By Agnes E. Nantaba
Barbara Birungi is the director of Hive Colab and founder of Women in Technology Uganda (WITU). She spoke to Agnes E. Nantaba about women’s role in entrepreneurship and technology in Uganda.
What are the key elements in your management philosophy as a manager?
Having the right people/ team to work with; people who are not just in need of money is the key tool. Even as manager, it’s my role to be able to sell a dream to the team such that they take it as their own. Even in my absence, I don’t need to micro-manage or supervise a lot knowing that they will do it like you would have done it because they give it their best. I prefer to empower people as a way of executing the different tasks. While I think of new ideas to grow the company, I can’t be the person who finds the project, solicits for funding and implements the same idea. I therefore prefer to motivate the team and train them to ensure that they can deliver.
What is your assessment of business acceleration, incubation and women entrepreneurship in Uganda?
It is a journey of revolution. Five years ago when we had just started Hive Colab, the whole notion of entrepreneurship, SMEs and technology wasn’t really much. Most people were looking at graduating and searching for jobs rather than start-ups. But as time went by, other players got on board as we built a tech-eco system such that young people not only look at searching for jobs but also at creating their own jobs that also empower the community (social innovation). Incubation and accelerators came in to support start-ups that have the idea but lack the skills and the know-how to start, run a business and see it through.
Getting more women into technology and general business is a key driver in your business. Why did you choose that business line?
I am very passionate about empowering women and coming out of that over dependence syndrome on men. Today, even women are expected to be co-providers and it makes them have the power to contribute to the family decisions unlike in the past. It creates better families and empowers the young girls to aspire to work harder. It works as a role model for the young people. The world is becoming technological with more digital jobs popping up and we need women to be prepared for that boom such that when it catches on in Uganda, women are ready to take it by the horns.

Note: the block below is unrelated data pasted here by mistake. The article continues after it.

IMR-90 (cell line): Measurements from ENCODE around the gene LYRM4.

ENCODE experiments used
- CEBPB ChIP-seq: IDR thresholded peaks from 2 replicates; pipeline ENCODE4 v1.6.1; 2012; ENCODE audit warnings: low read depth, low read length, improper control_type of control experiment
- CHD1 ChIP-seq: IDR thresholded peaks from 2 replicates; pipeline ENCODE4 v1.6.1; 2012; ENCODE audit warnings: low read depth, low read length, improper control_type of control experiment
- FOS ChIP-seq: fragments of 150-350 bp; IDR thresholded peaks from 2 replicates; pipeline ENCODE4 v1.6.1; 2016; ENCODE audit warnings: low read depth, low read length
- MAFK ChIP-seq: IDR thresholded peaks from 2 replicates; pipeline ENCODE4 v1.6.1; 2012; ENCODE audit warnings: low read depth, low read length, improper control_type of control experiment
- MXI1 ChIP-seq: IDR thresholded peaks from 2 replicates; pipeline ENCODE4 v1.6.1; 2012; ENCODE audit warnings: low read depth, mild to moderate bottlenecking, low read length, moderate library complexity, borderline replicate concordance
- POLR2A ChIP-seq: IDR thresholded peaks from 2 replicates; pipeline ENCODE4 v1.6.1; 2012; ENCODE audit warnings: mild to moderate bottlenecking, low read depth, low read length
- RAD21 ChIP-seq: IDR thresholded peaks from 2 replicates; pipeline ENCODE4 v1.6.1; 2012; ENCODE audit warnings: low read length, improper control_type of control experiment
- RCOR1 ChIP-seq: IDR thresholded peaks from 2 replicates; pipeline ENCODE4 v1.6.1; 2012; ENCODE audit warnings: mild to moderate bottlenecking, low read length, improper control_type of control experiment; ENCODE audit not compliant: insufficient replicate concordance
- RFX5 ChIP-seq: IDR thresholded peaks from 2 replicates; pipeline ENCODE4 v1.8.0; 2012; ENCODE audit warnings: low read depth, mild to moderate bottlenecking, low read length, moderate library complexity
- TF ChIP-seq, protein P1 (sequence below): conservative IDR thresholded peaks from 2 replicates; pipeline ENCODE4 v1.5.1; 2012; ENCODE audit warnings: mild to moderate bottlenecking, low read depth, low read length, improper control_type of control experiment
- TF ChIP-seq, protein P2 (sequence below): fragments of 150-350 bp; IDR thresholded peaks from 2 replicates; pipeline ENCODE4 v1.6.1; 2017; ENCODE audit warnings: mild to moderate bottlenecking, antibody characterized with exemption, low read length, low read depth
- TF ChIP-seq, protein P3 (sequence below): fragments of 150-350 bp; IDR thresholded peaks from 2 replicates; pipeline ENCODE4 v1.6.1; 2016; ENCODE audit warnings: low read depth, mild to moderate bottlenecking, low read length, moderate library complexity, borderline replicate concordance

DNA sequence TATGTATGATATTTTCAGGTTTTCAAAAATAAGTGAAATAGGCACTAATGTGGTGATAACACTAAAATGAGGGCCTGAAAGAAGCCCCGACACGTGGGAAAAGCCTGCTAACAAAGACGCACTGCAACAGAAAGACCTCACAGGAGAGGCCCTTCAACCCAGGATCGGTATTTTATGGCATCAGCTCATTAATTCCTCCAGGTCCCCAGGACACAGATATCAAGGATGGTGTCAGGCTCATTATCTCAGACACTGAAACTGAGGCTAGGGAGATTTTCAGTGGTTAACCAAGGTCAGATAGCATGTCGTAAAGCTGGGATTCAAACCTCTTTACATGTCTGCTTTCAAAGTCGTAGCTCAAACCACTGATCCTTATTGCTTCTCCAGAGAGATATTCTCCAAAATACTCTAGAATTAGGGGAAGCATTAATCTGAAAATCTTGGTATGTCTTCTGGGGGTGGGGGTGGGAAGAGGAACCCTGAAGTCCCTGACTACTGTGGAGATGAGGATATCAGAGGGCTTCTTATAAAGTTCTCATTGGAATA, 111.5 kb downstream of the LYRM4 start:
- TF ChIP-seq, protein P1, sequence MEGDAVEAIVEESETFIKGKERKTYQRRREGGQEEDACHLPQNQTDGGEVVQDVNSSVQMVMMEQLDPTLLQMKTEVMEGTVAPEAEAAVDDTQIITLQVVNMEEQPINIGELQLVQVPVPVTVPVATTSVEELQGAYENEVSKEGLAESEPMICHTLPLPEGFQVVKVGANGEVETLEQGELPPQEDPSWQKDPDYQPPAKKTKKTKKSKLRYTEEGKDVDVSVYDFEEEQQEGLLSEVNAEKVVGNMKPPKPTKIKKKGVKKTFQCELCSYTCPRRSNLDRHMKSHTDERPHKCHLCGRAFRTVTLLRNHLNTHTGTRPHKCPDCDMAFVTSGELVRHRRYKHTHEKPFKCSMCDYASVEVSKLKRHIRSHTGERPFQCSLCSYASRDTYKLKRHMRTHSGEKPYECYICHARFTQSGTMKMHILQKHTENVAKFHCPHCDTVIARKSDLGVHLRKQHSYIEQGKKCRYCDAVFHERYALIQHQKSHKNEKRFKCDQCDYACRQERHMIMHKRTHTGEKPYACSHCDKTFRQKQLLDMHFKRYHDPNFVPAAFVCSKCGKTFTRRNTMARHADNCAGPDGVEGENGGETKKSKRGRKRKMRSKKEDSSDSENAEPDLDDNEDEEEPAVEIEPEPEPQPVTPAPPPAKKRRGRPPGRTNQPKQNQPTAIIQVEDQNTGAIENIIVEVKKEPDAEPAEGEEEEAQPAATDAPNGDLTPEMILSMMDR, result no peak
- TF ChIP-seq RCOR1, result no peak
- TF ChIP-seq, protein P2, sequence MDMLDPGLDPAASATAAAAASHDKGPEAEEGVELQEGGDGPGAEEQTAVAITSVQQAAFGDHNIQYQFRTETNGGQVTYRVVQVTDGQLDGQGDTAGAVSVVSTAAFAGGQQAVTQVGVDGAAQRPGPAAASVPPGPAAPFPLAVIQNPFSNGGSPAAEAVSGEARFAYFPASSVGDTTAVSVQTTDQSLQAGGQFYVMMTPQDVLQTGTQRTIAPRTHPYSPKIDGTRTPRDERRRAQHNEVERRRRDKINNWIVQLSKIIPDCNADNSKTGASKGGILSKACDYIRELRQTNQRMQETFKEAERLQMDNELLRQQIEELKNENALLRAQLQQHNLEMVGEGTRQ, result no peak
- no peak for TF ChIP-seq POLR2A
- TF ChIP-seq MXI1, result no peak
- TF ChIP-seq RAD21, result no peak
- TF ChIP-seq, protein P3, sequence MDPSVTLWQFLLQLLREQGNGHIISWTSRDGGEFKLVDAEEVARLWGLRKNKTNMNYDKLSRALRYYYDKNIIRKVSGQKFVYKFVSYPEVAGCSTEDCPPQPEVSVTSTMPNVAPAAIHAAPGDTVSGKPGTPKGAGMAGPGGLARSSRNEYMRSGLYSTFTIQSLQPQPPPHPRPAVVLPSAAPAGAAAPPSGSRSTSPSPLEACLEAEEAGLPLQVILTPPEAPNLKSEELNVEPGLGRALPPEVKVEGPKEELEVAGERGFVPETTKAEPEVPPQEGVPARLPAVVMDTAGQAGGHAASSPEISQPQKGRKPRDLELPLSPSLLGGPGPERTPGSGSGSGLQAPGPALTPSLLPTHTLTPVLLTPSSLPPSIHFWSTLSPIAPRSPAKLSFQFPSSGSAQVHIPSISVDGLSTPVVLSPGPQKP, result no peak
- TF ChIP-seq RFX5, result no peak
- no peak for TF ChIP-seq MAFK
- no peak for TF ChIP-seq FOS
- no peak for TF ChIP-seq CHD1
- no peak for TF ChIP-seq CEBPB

You won the 2014 Winner of the Grace Hopper Celebration Change Agent ABIE Award. Of what impact was the award to your business portfolio?
It inspires me to do a lot more because the success wasn’t only for me but for everyone who works for and supports WITU. When we are looking for funds or people to work with, it’s much easier to get hold of it. It created an endorsement for our work.
What challenges do women face in working to incorporate technology in business and entrepreneurship in Uganda?
The attitude of the girls is really a challenge especially the school dropouts who come when they are helpless believing that money is the only solution to everything and so getting that mentality out of them is a huge challenge. There is the funding gap not in operations but our programme encourages girls to either find a job or start a business at the end of the three months training. With starting a business, we help them build a business plan, fund it with them but in some cases we see really good ideas in them but getting them actualize through funding becomes a challenge. We have tried the youth fund programmes or KCCA youth fund initiatives but it hasn’t helped much because the number of people required per group is too big. While getting the money might be easy, execution for ten people gets too big for the different projects. Most of the women think technology is not relevant so it becomes a challenge getting them to understand the relevance of technology in businesses.
How are you working to solve such challenges at WITU?
Letting people see the importance of IT and the opportunity it creates in the market is what has helped us. Inspiring them and showing them what is working is the way to go like getting them relate to situations as near as in their homes.
What is your reading of women entrepreneurship in Uganda in the next few years?
There is a lot of potential from just establishing micro business to creating opportunities for women such as expanding to sell to export markets. With technology, they don’t just aim at domestic markets. We need to embrace technology and to be in a much better position as women entrepreneurs. It’s not about being educated but having an idea and finding support that can help build it into a business.